Travel on a budget: Gunno’s adventures

Spanish teacher shares tips, advice for aspiring travellers


James Gunno

Gunno poses for a selfie in Cordoba, Spain July 7, 2019. Cordoba is a city in southern Spain which was previously part of Rome.

Spanish teacher James Gunno has traveled to 42 countries in his life. A self-proclaimed travel addict, he flies abroad at least twice a year during breaks throughout the school year. Gunno started traveling when he was five and said he has learned to appreciate the beauty of it.

“It’s fun to see how other people live and experience other cultures,” Gunno said. “You understand the world and yourself better while traveling.”

Gunno’s Adventures
Gunno has been all around the world, but the most memorable place for him is Spain. He said he enjoys the food, culture, history and the diverse scenery.

“It’s a lot of fun to travel through the northern part of the country that’s very green and cool and then you can go to Barcelona and to the coast and travel to see a different culture,” Gunno said. “I love to travel throughout the different regions of the country; it’s distinctively different from one side of the country to the other.”

During Gunno’s trip to Croatia, he visited the “Sea Organ” in Zadar. Although he read about the man-made invention beforehand, listening to the sheer enormity of the instrument was a whole new experience.

“You can sit down by the ocean and listen to the installed organs as the ships go by,” Gunno said. “It almost sounds like singing whales.”

The most thrilling travel experience for Gunno was Istanbul, Turkey. The cultural cross between the west and the east through food and architecture was beautiful according to Gunno.

“Our tour booked a group private tour, but only two people showed up.” Gunno said. “The food there was absolutely delicious. Chicken pudding stood out to me the most. They also make lots of raviolis, lamb and yogurt sauces.”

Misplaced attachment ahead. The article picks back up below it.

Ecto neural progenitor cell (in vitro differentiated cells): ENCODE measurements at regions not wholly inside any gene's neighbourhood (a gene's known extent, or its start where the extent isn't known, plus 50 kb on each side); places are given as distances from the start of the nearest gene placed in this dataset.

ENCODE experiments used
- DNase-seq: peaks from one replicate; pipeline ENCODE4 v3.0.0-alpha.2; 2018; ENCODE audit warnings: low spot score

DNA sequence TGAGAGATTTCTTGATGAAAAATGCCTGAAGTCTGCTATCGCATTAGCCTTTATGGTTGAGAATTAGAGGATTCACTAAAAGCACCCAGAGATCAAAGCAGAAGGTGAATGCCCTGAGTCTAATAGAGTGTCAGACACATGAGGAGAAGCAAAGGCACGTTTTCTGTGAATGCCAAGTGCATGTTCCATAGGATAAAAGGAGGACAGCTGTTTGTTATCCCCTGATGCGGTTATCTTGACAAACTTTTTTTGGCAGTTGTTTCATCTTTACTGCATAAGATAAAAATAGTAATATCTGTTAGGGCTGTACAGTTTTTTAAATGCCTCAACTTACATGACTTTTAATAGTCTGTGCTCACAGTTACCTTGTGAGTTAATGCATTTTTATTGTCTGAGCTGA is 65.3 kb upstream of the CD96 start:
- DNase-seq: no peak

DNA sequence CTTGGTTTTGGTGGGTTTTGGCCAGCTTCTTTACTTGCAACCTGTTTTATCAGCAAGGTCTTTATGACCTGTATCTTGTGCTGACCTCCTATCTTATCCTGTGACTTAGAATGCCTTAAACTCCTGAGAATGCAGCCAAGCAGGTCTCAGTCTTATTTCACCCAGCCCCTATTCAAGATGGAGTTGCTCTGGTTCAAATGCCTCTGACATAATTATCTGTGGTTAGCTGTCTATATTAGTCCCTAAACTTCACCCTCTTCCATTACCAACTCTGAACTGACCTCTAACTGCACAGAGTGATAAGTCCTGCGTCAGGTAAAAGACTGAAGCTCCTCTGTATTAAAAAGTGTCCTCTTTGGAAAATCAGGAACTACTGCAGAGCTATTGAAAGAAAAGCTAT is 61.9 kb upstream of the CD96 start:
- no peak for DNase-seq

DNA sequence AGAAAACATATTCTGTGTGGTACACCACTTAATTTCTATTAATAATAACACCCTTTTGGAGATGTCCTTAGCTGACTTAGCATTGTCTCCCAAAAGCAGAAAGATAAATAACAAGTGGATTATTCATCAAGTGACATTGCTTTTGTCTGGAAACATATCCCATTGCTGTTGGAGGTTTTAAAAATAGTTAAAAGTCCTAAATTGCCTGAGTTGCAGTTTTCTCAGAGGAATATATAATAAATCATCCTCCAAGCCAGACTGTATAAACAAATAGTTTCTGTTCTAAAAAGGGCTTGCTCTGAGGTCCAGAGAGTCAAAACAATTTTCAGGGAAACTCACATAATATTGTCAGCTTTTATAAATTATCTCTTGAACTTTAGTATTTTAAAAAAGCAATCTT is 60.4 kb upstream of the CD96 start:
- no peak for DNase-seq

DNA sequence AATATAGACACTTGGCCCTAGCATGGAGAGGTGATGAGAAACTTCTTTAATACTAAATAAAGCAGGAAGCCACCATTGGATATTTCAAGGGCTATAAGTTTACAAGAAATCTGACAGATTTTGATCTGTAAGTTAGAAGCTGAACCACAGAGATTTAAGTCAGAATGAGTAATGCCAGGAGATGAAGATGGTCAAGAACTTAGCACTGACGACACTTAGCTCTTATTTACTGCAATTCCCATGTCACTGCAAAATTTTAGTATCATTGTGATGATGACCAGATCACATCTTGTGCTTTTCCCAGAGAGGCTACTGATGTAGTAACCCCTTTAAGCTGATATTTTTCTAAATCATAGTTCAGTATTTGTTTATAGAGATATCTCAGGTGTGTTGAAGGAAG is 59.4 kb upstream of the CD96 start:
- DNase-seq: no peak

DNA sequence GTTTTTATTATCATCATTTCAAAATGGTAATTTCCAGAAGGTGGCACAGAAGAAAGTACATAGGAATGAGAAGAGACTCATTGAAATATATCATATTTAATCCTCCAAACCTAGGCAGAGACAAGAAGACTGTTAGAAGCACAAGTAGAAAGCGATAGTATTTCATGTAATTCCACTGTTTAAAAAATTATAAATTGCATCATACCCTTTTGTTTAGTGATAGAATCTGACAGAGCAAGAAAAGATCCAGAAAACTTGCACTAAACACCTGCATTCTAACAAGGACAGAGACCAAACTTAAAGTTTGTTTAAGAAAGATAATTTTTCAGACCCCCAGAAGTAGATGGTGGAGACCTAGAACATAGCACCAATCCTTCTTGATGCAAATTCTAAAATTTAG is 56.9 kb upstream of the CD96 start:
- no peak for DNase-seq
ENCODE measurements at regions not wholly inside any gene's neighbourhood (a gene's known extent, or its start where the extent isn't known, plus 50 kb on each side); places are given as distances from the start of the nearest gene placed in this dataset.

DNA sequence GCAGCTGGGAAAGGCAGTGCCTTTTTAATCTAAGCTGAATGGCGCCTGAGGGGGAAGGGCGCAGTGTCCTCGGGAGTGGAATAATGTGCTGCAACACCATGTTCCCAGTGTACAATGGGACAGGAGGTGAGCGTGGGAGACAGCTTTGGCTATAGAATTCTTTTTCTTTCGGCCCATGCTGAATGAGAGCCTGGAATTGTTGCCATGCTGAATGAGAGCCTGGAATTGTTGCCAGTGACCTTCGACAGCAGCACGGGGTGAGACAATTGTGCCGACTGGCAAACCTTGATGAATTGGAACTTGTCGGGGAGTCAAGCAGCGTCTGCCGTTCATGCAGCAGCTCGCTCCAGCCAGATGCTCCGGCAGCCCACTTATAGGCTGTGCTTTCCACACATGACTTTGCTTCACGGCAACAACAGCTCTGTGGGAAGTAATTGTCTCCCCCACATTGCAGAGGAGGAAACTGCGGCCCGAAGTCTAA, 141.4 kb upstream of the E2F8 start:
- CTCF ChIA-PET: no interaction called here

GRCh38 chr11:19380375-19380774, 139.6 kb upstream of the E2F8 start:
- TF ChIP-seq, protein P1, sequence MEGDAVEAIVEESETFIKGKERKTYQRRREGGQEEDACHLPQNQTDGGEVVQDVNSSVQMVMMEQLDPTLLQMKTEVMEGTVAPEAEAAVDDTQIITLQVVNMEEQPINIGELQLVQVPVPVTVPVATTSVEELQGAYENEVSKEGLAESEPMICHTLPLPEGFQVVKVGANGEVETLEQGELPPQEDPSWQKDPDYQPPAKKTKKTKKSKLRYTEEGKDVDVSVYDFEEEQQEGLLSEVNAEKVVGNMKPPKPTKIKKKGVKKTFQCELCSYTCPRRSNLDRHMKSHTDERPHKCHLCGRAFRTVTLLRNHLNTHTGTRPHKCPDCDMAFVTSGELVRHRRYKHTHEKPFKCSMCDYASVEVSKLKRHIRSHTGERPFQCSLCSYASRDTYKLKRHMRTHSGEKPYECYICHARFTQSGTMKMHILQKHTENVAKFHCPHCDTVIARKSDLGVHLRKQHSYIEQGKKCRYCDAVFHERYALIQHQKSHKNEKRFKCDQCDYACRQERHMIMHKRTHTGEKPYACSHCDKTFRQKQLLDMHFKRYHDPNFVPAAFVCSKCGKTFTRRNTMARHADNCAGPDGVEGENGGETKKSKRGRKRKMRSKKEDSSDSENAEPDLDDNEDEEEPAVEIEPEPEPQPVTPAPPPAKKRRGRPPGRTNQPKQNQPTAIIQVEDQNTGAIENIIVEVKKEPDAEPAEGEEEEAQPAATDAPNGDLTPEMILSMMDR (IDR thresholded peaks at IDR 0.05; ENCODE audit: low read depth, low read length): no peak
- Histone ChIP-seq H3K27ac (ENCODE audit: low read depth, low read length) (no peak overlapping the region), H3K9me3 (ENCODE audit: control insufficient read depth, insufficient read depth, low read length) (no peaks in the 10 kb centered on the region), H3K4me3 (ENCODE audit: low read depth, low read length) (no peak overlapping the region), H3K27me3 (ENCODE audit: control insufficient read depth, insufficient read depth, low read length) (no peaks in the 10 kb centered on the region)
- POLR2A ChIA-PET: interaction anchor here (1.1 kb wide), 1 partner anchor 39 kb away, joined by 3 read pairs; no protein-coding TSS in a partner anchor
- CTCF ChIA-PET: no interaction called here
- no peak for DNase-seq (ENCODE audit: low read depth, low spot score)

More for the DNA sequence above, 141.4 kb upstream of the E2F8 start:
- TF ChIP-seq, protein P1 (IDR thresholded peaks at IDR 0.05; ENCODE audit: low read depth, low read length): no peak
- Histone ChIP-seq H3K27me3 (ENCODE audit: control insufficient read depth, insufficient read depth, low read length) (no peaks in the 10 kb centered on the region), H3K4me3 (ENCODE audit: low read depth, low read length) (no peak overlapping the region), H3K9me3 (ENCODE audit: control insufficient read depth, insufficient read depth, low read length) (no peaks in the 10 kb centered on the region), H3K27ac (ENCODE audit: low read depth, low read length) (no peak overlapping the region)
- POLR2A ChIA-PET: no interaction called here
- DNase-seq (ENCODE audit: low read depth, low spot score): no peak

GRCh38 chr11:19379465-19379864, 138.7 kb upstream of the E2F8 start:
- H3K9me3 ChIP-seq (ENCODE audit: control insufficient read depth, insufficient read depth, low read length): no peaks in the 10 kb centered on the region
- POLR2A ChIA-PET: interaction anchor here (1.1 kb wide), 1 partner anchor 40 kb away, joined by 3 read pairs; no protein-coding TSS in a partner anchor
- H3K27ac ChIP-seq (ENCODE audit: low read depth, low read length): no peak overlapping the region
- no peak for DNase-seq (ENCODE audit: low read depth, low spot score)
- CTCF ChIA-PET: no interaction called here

Since Turkey is an Islamic country, the call of prayer is announced five times a day from the speakers in the mosques.

Gunno poses for a selfie in Granda, Spain on July 27, 2017. Granada is known for its medieval architecture and royal places. (James Gunno)

“It was terrifying to be woken up at 4 a.m. for the call to prayer on the first day,” Gunno said. “Everyone stops to pray and you get strange looks if you don’t.”

Another unforgettable trip was when Gunno stayed at a souk in Marrakech, Morocco. A souk is a marketplace often inside a former palace.

“You enter through thick walls to this beautiful multi level courtyard with beautiful tiles and swimming pools,” Gunno said.

During his stay in Marrakech, Gunno wanted to buy a cushioned ottoman called a pouf from a vendor in the marketplace, but he didn’t have any cash on him. The vendor was adamant to sell the pouf to Gunno, so he lent a ride to Gunno to the ATM.

“I’m not a motorcycle rider, but he took me on the back of his motorcycle in the souk around the donkey carts and shops going fairly fast,” Gunno said. “I was gone for a fair amount of time, so my group probably thought I was dead.”

Guide to travel on a budget
Gunno said he believes that everyone should take advantage of travel, but recognizes that financial issues often get in the way. He advises using numerous resources and deals online that can help while traveling on a budget.

“Years ago I stayed in Paris for two weeks and I only spent two hundred dollars,” Gunno said. “And if you look online you can find those deals, including Airbnbs.”

Gunno recommends staying at an Airbnb or a hostel rather than a hotel. Hostels are more common outside of the United States and include benefits such as cheaper housing, continental breakfast and more.

“There was an organization called the International Youth Hostel Association and you can stay in these rooms for lower prices; breakfast is included,” Gunno said. “Staying at a hostel especially when you’re young is beneficial because you can meet a bunch of people and it saves money.”

Gunno says it’s easier to travel light for mobility especially if you’re not planning on staying in one place.

“I would recommend traveling light; I always travel with a carry-on bag so I don’t have to check luggage,” Gunno said.

Gunno uses the “Been” app to track the countries he’s been to. Gunno travels to Europe at least once a year during seasonal breaks. (James Gunno)

According to Gunno, investing in train tickets can be cheaper when traveling through multiple places. Gunno traveled with a year old pass when he was 24. Not only was it cheaper accommodation to ride trains unlimited times through cities, it allowed him to travel with people who share his interests.

“I met lots of diverse people with different backgrounds and shared experiences while traveling together,” Gunno said. “It was fun for me to travel for a month and half since I didn’t have much money at the time.”

Gunno said the most difficult part of travel is airline issues such as canceling or rebooking flights multiple times.

“It can be stressful when you’re far from home without knowing the language,” Gunno said. “Things don’t always work out like you planned, but it makes you a better person when you figure it out.”